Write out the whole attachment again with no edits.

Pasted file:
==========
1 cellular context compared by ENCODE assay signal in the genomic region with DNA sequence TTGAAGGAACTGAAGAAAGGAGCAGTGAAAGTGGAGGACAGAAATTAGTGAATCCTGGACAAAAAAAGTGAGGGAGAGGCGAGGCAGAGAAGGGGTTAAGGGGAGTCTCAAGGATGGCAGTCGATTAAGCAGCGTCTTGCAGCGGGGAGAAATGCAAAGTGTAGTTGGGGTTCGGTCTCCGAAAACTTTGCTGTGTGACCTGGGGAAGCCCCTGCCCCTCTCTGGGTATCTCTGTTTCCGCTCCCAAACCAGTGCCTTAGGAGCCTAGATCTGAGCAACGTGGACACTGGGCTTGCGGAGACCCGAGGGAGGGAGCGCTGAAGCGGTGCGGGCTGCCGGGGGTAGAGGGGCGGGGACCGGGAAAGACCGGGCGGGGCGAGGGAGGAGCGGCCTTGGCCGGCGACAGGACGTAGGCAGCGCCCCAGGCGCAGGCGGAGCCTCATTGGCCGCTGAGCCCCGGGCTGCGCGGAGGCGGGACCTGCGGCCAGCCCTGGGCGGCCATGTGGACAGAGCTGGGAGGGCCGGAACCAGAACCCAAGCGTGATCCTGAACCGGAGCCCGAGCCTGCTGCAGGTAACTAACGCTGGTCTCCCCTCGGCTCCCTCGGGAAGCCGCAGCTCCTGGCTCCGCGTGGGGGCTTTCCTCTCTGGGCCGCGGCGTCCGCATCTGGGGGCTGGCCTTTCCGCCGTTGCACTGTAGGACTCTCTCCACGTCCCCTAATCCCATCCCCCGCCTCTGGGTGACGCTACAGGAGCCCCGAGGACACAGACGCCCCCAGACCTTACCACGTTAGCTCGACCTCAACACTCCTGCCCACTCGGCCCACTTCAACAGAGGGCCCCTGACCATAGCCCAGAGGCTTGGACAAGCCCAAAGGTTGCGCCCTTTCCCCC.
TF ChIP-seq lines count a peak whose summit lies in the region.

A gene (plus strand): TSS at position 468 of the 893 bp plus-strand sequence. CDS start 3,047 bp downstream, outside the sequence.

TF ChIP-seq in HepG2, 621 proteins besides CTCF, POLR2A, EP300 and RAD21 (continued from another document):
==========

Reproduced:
1 cellular context compared by ENCODE assay signal in the genomic region with DNA sequence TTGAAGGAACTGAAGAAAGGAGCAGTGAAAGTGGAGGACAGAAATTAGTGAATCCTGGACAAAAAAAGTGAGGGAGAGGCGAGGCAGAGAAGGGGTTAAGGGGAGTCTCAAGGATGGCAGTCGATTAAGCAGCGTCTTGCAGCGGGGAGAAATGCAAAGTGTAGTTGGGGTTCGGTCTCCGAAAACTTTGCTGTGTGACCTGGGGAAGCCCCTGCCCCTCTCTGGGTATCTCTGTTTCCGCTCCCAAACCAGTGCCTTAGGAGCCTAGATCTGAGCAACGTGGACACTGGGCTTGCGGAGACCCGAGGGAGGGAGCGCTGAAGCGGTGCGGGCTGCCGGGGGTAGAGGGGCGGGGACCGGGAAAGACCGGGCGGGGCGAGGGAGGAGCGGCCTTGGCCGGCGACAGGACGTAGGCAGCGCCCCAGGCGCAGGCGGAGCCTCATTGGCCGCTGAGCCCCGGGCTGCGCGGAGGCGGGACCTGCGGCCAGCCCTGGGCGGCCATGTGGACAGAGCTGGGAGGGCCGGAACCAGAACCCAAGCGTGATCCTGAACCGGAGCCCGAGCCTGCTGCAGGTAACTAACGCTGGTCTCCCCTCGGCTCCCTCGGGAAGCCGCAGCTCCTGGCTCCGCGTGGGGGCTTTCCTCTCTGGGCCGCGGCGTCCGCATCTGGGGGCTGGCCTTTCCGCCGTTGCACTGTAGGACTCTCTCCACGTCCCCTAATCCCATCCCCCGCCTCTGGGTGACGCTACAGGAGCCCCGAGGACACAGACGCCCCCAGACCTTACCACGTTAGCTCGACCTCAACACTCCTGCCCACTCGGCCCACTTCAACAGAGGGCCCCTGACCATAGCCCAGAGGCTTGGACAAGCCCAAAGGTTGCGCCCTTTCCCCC.
TF ChIP-seq lines count a peak whose summit lies in the region.

A gene (plus strand): TSS at position 468 of the 893 bp plus-strand sequence. CDS start 3,047 bp downstream, outside the sequence.

TF ChIP-seq in HepG2, 621 proteins besides CTCF, POLR2A, EP300 and RAD21 (continued from another document):